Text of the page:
Home Ministry Approaches Supreme Court For Modification Of Death Penalty Guidelines

General News

The MHA told the Supreme Court today that the country is facing a menace of certain offences like rape which are punishable with a death sentence.

Written By Nalini Sharma | Mumbai | Updated On:

Just weeks before the scheduled hanging of the four convicts in the infamous 2012 Nirbhaya gangrape case, the Ministry of Home Affairs in a big move has filed a plea before the Supreme Court seeking modification of the Court’s 2004 guidelines on the death penalty, asking them to be made more "victim-centric”.

The MHA told the Supreme Court today that the country is facing a menace of certain offences like rape which are punishable with a death sentence.“Rape is not only a criminal offence, but the most horrific and unpardonable offence in any civilised society. It is not only an offence against an individual, but an offence against humanity” the MHA has stated in its plea. The past few weeks have seen several petitions being filed and dismissed by the four convicts in the Nirbhaya case before various courts in the country. In light of these events, the MHA’s plea before the Supreme Court can be the trigger that was needed to fast track the proceedings towards the execution of the death sentence.

The MHA in its application has said that "while taking care of the rights of the convicts, it is more important and need of the hour to lay down guidelines in the interest of the victims, their families and in larger public interest, lest the convicts found to be guilty of such horrible, and dreadful, cruel, abominable, ghastly, gruesome and heinous offences would be permitted to play with the majesty of law and prolonged the execution of the sentence awarded to them”.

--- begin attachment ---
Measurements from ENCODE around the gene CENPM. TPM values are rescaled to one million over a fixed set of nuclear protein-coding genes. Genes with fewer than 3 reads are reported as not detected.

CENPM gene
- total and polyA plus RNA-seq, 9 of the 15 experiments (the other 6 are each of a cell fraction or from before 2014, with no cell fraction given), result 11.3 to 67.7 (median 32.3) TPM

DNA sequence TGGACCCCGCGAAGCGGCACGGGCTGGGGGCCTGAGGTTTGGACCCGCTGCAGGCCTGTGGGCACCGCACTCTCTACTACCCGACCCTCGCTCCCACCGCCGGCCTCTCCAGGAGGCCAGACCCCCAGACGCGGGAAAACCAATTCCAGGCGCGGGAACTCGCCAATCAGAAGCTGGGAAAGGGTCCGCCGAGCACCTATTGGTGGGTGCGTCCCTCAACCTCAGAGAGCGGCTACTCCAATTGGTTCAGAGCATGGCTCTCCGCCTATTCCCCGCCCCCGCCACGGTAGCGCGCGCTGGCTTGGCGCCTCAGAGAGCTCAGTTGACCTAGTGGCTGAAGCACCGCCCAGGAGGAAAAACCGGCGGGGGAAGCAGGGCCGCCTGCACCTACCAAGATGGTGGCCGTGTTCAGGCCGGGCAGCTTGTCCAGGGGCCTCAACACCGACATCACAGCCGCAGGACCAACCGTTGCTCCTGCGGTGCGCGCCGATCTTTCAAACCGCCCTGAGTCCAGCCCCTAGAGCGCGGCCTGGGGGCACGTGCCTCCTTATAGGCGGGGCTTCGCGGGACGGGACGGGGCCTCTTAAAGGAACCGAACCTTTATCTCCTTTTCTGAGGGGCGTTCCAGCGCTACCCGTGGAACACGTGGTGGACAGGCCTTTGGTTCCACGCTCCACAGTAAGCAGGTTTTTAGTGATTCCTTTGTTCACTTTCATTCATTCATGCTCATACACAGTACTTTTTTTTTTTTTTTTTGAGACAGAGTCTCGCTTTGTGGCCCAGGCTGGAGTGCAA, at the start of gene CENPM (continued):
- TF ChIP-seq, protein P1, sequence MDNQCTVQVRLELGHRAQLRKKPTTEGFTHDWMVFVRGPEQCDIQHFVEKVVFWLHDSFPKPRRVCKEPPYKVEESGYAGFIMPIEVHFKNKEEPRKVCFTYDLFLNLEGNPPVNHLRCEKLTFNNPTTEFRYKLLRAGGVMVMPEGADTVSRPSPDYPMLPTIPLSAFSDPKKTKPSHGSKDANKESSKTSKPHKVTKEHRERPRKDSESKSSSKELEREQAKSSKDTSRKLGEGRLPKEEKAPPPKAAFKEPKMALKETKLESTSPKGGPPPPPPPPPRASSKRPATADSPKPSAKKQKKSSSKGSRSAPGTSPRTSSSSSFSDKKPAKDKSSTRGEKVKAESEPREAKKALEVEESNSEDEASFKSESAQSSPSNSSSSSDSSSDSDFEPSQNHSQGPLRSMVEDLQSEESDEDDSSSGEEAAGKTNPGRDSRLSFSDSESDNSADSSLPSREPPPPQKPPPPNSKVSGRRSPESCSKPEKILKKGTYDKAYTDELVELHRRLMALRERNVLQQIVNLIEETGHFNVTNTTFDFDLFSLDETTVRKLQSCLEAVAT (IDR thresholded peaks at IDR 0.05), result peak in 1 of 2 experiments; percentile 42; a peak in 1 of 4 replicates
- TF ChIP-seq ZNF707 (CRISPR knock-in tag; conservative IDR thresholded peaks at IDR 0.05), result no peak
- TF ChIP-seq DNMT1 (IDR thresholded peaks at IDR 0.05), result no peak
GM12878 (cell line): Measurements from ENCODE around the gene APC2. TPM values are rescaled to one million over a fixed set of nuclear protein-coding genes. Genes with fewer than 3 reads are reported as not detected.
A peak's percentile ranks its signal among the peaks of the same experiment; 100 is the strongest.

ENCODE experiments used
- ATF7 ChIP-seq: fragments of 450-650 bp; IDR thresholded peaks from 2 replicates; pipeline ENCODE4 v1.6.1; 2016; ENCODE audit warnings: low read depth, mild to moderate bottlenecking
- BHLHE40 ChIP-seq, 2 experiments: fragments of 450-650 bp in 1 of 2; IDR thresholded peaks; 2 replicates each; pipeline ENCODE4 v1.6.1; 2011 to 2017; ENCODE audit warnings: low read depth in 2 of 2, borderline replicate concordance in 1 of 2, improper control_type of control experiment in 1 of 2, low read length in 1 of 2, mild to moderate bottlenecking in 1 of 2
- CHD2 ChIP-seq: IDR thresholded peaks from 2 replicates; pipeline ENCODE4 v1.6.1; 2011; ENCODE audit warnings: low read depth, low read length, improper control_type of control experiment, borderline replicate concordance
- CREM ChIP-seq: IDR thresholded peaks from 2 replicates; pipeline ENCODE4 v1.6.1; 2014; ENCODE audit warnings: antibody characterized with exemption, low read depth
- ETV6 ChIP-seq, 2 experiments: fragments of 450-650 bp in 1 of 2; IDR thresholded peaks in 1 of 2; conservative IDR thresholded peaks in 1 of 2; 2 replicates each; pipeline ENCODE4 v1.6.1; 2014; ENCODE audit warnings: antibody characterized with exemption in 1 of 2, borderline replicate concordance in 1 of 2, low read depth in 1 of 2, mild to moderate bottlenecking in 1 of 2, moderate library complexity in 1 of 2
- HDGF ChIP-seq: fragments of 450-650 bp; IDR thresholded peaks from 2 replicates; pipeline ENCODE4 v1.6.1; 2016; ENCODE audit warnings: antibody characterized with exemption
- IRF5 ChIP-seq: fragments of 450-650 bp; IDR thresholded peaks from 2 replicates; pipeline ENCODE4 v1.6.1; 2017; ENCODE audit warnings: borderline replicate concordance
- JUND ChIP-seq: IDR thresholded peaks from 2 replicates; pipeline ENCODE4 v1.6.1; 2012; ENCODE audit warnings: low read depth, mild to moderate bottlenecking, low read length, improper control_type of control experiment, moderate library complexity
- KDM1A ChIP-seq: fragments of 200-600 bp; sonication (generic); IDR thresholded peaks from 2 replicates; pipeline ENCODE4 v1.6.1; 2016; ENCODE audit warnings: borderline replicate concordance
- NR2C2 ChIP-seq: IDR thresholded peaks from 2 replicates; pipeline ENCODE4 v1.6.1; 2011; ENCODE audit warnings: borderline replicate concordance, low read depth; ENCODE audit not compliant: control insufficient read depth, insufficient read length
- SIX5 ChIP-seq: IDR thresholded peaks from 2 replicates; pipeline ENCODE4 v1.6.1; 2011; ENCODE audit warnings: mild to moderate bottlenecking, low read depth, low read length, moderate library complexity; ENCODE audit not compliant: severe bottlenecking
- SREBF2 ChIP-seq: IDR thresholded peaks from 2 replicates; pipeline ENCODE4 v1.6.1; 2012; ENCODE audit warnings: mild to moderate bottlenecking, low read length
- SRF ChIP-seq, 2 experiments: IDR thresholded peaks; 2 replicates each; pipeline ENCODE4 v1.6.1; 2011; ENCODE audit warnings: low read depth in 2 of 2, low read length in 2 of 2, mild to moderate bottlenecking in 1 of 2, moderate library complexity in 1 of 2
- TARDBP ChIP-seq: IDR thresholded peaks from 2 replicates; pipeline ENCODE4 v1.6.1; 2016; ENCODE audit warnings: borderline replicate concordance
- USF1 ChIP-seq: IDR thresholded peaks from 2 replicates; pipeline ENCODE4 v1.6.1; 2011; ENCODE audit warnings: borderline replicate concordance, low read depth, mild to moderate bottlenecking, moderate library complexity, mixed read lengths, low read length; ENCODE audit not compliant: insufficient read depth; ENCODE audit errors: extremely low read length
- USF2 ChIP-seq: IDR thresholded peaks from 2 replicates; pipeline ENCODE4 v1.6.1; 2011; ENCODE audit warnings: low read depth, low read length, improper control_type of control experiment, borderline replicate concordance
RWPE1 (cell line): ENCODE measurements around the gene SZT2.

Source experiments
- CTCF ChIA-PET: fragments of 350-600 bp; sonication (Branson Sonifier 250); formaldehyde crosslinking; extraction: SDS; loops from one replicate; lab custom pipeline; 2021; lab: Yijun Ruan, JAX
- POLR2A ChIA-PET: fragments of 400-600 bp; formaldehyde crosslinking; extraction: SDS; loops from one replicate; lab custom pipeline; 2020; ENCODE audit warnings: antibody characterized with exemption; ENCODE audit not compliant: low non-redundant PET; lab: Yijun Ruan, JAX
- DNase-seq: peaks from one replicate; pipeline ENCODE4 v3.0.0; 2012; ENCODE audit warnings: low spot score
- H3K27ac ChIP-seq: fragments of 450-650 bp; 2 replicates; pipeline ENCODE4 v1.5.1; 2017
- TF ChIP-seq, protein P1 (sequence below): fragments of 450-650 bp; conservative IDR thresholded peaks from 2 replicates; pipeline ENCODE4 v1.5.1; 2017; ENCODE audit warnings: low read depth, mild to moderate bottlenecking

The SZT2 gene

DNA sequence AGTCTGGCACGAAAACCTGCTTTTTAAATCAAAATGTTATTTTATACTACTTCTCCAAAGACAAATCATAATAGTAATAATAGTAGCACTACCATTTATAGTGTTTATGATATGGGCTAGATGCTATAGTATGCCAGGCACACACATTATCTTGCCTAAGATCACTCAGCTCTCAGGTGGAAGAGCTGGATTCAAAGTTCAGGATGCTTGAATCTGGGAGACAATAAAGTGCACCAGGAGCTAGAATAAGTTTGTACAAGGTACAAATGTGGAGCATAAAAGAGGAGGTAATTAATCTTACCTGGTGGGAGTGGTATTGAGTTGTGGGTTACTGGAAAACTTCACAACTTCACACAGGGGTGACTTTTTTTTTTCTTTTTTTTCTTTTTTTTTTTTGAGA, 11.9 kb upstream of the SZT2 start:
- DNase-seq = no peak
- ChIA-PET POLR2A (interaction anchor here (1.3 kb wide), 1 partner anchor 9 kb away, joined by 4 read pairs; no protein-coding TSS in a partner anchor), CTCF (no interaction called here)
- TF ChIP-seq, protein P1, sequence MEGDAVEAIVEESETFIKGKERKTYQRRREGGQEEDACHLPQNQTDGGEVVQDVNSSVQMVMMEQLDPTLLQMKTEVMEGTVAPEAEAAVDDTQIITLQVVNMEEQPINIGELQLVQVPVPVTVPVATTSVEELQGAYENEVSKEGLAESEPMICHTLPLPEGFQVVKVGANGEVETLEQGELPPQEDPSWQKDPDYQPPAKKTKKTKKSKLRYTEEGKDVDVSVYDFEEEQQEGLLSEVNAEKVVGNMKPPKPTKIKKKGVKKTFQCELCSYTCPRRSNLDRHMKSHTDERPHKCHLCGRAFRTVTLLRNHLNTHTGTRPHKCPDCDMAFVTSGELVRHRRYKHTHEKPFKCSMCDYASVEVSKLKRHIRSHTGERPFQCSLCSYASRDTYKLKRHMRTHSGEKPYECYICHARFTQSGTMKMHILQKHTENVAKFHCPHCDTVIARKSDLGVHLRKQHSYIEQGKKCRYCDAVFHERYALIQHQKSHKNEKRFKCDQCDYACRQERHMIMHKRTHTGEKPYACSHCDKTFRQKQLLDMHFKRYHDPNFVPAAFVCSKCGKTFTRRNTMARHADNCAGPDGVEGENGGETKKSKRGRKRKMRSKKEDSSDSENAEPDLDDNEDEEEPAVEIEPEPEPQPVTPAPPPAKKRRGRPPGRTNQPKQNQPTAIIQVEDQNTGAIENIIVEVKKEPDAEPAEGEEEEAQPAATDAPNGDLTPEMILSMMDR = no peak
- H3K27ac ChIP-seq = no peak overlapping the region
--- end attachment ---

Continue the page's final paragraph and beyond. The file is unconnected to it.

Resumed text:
They have further stated that the current “convict-centric” guidelines do not “take into account an irreparable mental trauma, agony, upheaval and derangement of the victims and their family members, the collective conscience of the nation and the deterrent effect which the capital punishment intends to make."

In light of the above submissions, the MHA has asked the Supreme Court to make the following changes to the guidelines -

  1. Establishing a time limit for a convict of death sentence to file a curative petition before the Supreme Court, if he so chooses.
  2. Curtailing the mandatory two weeks notice to be given to a convict after the rejection of his mercy petition to 7 days.
  3. In case of multiple convicts (as is the case in Nirbhaya), the death warrant should mandatorily be issued within 7 days of rejection of the mercy petition and the death sentence should be executed within 7 days after that irrespective of any proceedings initiated by his co-convicts.

The above pleas made by the MHA before the Supreme Court will have a direct impact on the hanging of the Nirbhaya rapists who are to be hanged at 6:00 am on February 1, if no more delays occur.

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